Tuesday, November 30, 2021

A Conversation about Wealth Inequality

Please welcome a person I’ll call John Doe.  The following “interview” is loosely based on a real conversation with an acquaintance.

Michael James:  Hello, John.  Thanks for agreeing to discuss your ideas on wealth inequality.

John Doe:  I’m glad to be here.

MJ:  Let’s get right to it.  How can we solve the wealth inequality problem?

JD:  Nobody should be allowed to have more than a million dollars.

MJ:  Interesting.  Some people already have more than a million dollars.  What should we do about this?

JD:  Take it away.

MJ:  So, somebody should take away the excess above a million dollars.  Who should do that?

JD:  The government.

MJ:  I have some questions about how this would play out.  Let’s look at a specific case.  You work for the federal government, and your pension is currently worth about $1.2 million.  You also have about $400,000 of equity in your house.  It would be easy for the government to seize your bank accounts and your car, but how should they go about getting your excess $600,000?

JD:  What?

MJ:  You're a millionaire.  How should the government go about taking away the excess wealth you have in your pension and house?

JD:  They can’t touch my pension or house.

MJ:  Would that be an exception just for you?

JD:  No.  The government can’t touch anyone’s pension or house.

MJ:  Okay, so we’re refining the rule to ‘nobody should be allowed to have a million dollars, excluding pensions and real estate.’  Is that right?

JD:  Yes.

MJ:  What will we do about the housing supply problems when all the millionaires start buying more houses so the government won’t seize their assets?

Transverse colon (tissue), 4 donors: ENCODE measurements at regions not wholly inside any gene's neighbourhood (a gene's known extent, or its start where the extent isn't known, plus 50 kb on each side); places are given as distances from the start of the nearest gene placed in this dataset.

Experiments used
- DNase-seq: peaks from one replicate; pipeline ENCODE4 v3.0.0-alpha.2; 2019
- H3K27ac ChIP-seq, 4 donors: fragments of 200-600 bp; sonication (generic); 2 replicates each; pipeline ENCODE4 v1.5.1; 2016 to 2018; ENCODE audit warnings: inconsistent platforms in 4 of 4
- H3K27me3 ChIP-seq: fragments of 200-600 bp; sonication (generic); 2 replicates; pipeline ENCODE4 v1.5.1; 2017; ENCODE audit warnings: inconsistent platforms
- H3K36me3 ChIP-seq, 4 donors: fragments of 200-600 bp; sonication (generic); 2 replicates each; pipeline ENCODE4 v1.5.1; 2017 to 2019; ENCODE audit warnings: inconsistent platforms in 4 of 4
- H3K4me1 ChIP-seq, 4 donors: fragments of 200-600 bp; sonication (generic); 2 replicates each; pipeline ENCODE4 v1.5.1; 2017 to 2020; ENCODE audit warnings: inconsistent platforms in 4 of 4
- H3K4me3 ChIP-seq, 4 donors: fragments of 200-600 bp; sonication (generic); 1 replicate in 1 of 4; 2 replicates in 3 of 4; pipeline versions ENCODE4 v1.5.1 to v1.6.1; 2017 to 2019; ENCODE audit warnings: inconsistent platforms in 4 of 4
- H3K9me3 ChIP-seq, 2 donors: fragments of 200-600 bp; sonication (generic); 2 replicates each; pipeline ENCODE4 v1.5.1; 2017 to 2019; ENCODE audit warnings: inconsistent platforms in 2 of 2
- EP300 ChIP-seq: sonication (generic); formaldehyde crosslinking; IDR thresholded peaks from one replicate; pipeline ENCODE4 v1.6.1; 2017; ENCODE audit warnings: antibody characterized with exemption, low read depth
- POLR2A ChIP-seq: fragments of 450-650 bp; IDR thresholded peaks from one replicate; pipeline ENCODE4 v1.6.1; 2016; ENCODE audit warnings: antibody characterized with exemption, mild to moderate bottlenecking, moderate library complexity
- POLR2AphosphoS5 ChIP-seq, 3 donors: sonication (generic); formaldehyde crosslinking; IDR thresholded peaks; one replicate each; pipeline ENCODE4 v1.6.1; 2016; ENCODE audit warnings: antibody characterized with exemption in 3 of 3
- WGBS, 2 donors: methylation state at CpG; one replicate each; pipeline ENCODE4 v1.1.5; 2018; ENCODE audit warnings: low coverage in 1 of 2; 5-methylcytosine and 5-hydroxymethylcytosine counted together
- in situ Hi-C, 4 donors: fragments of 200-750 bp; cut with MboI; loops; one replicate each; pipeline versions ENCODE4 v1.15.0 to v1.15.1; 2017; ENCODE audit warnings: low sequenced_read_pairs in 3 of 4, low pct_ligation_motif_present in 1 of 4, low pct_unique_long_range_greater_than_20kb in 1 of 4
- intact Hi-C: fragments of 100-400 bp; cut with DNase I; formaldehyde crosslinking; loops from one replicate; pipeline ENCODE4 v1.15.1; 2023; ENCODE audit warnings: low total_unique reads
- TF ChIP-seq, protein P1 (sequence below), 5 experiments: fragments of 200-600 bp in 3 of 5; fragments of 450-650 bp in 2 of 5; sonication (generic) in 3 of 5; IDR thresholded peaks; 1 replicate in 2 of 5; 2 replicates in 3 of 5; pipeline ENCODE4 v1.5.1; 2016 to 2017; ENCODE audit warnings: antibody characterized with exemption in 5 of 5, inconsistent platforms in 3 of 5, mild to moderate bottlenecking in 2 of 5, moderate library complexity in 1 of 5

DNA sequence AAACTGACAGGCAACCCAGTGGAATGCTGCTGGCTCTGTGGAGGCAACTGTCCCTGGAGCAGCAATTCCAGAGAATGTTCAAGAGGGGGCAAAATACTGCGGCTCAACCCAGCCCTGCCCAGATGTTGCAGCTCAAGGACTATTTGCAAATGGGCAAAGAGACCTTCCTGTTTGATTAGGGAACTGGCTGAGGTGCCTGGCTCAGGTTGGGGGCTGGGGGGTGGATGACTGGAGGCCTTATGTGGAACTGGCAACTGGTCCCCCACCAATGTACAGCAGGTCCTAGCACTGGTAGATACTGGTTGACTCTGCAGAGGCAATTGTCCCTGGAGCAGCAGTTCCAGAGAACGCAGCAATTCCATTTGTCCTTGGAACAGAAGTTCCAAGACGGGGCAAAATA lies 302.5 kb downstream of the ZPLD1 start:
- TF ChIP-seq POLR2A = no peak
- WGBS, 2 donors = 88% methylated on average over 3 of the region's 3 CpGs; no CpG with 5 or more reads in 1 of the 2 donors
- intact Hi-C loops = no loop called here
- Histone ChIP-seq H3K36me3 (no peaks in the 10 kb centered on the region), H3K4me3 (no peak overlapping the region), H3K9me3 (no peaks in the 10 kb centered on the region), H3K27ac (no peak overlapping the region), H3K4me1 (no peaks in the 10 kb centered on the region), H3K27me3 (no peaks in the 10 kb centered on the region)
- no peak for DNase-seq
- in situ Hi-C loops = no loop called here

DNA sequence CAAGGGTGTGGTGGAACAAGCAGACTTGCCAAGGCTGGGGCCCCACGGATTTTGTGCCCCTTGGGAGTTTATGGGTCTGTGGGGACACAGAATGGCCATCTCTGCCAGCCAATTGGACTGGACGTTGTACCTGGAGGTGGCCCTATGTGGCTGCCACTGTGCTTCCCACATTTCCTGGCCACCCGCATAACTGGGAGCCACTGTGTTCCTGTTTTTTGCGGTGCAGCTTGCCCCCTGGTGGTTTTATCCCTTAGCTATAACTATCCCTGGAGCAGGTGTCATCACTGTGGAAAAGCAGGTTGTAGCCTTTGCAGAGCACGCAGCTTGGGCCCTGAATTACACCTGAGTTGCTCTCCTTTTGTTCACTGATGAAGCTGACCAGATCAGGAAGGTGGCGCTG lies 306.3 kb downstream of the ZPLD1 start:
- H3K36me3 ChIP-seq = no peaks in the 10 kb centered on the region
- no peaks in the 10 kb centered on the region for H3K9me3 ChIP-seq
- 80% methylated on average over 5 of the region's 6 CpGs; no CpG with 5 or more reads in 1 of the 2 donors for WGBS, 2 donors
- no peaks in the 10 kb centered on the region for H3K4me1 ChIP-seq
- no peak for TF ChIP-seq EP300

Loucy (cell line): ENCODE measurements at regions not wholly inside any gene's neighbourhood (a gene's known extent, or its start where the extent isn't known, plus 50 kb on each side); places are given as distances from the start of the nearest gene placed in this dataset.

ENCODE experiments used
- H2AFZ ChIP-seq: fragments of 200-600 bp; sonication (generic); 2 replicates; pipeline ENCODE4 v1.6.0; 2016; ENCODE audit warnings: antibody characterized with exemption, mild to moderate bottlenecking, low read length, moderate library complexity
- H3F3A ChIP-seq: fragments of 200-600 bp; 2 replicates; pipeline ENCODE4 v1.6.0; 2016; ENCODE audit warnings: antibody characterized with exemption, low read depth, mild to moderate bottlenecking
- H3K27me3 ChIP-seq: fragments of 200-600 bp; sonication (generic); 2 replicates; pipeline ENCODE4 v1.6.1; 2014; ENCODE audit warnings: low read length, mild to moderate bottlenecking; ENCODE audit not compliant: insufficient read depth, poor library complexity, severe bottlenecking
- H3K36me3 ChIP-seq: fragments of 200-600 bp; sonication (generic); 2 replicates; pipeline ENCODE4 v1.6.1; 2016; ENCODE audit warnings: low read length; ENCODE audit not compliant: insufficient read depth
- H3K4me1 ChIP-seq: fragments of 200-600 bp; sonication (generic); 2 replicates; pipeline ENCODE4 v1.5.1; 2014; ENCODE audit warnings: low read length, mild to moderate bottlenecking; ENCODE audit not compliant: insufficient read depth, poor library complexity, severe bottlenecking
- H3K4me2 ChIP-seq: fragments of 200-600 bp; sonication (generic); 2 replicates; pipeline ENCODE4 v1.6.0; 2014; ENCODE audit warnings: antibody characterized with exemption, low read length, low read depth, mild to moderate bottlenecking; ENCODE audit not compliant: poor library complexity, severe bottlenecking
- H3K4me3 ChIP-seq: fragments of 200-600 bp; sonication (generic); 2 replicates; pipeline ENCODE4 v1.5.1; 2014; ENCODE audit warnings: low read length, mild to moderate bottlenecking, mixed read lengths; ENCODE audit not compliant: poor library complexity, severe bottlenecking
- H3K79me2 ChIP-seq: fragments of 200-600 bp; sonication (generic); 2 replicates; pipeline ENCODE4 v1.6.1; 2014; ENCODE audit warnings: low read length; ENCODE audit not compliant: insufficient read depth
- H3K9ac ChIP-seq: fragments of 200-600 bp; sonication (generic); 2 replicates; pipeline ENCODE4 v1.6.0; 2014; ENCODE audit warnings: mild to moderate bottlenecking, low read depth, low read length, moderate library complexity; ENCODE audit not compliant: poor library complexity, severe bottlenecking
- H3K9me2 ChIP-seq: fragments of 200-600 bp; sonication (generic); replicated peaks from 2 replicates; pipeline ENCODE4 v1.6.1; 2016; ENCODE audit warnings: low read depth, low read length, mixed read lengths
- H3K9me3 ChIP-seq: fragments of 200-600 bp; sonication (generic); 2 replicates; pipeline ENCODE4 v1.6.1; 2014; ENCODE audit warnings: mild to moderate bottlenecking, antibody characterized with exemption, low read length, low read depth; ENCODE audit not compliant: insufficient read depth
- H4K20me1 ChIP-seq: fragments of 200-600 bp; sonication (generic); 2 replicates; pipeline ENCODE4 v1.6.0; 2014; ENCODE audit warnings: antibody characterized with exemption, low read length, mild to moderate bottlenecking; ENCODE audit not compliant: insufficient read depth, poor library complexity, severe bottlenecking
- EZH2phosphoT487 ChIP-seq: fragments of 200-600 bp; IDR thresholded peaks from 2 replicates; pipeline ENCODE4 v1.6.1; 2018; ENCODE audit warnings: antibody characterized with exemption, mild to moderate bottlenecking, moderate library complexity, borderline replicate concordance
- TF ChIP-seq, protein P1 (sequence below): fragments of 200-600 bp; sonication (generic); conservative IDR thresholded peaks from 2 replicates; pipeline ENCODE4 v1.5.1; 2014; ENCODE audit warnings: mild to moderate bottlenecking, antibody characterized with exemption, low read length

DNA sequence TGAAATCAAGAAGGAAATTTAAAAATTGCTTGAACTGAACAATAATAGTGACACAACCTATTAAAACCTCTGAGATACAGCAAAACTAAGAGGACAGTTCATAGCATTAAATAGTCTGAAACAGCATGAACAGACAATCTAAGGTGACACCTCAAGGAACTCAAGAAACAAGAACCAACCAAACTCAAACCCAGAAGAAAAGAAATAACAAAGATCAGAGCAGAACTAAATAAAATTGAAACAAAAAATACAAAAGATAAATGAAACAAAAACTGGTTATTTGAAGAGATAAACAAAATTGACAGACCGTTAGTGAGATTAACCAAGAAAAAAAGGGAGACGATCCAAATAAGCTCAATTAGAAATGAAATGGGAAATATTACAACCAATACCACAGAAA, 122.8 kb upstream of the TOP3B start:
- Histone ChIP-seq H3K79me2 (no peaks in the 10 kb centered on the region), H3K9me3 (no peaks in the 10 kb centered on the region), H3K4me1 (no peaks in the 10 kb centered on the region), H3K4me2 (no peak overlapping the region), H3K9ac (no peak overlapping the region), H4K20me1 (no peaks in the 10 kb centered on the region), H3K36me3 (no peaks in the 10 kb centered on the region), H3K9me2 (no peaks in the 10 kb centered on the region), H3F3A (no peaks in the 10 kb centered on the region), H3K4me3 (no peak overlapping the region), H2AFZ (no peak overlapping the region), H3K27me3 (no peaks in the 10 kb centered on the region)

JD:  Huh?

MJ:  If I had millions the government was about to seize, I’d buy a bunch of houses or maybe a big patch of land.  Then I could sell off a house or a strip of land once in a while to live rich.  Many wealthy people would have this idea.  Then people who aren't rich wouldn’t be able to find somewhere to live.  What will we do about this problem?

JD:  They can’t do that.

MJ:  What would stop them?

JD:  They can only have one house that’s not too big.

MJ:  Okay.  The next challenge would be rich people buying huge annuities or pensions to shelter their wealth.  I suppose this wouldn’t cause a new problem, but it’s an obvious workaround for the rule about limiting wealth.

JD:  They can’t do that.

MJ:  What will stop them?  Never mind.  Maybe it’s time to add some detail to your rule.  I’ll try to keep it consistent with your intent.  ‘The government should come up with a complex set of avoidance rules to limit people to a reasonable amount of real estate, a reasonable size of pension, and at most a million dollars in other assets.’  Does that sound right?

JD:  Yes.

MJ:  Most people who run medium and large businesses already have far more money than your proposed limits.  So, they have no incentive to keep working.  Having cable companies and banks shutting down would be inconvenient, but the most immediate problem would be the complete breakdown of the supply chain bringing food into cities.  What would you do about this problem?

JD:  That wouldn’t happen.

MJ:  If I already had more money than is allowed, there’s no way I’d keep working only to have my pay seized by the government.  Most rich people would simply stop working or leave Canada.  Having so many rich people who currently work in key positions suddenly quit would create chaos.  Food riots would be only weeks away.  What would you do about this?

JD:  They can’t quit.

MJ:  So everyone would be compelled to keep working?

JD:  Yes.

MJ:  That sounds like a huge political shift for Canada.  We’d be abandoning the Charter of Rights and Freedoms and moving to a communist-style state where the government tells people what jobs they have to do.  That’s a bold proposal.